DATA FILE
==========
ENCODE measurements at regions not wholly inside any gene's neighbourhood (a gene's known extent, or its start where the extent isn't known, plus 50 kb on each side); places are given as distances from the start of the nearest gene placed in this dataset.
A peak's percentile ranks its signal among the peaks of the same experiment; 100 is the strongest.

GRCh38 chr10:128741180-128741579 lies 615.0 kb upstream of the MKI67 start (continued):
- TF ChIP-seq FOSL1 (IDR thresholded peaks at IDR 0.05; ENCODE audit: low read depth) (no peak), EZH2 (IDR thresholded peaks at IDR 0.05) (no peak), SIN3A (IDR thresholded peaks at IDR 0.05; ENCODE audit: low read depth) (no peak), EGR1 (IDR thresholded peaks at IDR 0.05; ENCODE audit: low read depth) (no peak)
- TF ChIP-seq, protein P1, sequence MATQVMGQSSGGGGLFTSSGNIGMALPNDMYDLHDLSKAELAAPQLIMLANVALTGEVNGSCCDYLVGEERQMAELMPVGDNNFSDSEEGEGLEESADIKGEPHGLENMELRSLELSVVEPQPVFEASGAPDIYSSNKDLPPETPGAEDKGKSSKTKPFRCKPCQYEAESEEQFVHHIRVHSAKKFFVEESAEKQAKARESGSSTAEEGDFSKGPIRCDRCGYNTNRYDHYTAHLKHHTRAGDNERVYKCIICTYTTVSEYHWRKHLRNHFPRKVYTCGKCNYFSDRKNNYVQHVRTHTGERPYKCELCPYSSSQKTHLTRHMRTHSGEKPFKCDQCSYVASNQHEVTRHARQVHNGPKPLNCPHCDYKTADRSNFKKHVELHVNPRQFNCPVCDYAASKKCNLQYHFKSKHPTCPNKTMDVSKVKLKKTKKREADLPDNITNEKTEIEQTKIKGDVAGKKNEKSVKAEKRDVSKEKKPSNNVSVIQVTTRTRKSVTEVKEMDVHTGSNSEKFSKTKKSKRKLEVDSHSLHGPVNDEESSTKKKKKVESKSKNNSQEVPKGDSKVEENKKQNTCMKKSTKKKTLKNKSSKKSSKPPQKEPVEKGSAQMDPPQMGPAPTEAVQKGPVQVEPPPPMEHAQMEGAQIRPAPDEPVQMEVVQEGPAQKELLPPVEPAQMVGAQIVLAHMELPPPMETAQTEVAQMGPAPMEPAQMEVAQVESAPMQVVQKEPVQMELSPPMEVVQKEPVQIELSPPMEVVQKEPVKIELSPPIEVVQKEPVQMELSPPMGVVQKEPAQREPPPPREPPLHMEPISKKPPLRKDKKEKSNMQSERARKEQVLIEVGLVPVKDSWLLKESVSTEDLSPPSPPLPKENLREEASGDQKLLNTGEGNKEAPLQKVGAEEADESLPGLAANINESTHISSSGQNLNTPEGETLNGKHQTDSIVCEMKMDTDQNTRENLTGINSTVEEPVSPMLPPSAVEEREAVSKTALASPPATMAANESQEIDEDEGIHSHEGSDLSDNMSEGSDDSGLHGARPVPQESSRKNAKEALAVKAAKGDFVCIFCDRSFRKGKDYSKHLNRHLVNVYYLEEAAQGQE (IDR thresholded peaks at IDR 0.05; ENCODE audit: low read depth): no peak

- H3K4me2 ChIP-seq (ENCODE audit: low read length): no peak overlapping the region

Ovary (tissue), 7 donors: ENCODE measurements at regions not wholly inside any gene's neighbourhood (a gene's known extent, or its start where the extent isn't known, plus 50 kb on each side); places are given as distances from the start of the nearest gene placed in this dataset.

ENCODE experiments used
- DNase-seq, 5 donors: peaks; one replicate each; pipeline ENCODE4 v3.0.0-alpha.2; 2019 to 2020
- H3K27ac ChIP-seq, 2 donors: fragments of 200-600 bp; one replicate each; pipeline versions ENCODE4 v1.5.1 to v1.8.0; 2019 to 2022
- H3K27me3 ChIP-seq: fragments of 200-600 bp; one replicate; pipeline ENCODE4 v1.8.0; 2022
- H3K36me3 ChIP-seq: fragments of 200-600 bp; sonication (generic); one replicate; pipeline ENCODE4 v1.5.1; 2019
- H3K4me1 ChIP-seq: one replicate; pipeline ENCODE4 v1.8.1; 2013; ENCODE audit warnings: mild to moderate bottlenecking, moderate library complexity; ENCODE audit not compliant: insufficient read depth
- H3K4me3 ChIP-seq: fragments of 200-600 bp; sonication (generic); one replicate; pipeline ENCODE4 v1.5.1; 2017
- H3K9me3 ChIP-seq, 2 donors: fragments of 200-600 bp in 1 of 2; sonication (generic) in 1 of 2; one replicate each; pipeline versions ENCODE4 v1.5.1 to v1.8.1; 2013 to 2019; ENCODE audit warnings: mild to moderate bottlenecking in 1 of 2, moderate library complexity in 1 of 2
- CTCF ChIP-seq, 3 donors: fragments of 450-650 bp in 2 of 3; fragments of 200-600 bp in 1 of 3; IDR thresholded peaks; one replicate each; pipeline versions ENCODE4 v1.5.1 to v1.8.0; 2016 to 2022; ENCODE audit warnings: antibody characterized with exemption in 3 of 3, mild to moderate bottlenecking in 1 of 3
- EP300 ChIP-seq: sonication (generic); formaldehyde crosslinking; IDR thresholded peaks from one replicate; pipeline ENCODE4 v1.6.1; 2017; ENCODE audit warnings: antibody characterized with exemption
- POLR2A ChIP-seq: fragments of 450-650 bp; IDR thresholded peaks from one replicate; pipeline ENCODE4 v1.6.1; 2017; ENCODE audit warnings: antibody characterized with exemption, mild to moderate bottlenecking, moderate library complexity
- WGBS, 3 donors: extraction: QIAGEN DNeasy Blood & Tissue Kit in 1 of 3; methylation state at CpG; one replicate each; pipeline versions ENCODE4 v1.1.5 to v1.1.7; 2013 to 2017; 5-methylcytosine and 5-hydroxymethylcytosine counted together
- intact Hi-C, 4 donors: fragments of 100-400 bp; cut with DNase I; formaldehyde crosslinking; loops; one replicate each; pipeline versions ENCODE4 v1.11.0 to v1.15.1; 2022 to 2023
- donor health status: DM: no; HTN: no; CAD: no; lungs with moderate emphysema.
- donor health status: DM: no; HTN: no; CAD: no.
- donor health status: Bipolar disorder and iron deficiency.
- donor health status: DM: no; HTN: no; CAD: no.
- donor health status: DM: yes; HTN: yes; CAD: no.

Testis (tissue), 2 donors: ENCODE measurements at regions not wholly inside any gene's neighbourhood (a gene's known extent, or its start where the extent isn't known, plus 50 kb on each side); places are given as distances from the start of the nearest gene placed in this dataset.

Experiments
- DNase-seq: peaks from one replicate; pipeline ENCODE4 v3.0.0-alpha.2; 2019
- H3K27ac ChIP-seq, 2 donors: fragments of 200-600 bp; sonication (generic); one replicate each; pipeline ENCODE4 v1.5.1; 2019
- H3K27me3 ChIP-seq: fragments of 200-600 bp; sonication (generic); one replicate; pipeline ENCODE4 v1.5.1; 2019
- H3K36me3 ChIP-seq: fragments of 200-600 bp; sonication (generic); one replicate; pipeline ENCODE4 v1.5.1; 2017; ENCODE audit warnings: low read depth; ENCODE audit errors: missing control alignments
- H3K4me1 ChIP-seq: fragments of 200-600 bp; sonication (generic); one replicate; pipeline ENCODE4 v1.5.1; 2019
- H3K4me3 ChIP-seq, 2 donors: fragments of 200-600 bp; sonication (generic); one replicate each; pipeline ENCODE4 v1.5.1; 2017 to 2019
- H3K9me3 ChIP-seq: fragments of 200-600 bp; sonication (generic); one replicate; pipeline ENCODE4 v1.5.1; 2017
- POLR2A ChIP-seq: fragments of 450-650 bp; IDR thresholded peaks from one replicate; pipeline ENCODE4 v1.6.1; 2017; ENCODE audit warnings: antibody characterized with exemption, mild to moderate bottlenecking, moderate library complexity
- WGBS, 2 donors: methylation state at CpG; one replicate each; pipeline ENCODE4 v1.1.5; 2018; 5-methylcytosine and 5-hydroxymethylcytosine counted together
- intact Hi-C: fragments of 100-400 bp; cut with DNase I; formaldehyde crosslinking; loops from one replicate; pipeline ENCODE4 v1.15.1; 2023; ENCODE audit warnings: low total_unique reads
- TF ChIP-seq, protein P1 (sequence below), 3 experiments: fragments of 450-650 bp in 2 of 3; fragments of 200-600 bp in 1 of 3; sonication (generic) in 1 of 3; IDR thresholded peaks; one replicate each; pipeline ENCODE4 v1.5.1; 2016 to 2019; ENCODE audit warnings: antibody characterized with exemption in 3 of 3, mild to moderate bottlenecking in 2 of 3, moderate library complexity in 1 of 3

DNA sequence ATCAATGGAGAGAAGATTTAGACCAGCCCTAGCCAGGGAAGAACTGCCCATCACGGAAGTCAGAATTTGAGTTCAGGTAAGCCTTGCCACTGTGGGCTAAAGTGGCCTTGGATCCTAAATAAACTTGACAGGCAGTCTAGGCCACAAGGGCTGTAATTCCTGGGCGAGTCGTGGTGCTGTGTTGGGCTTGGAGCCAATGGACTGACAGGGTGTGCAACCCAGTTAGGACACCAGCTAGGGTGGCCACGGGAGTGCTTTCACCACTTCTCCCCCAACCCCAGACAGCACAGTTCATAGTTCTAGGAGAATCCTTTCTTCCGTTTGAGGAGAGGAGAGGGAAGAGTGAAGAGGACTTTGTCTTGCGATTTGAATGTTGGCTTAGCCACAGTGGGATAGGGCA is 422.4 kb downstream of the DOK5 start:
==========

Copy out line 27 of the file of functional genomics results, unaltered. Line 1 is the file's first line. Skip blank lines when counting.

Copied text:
Experiments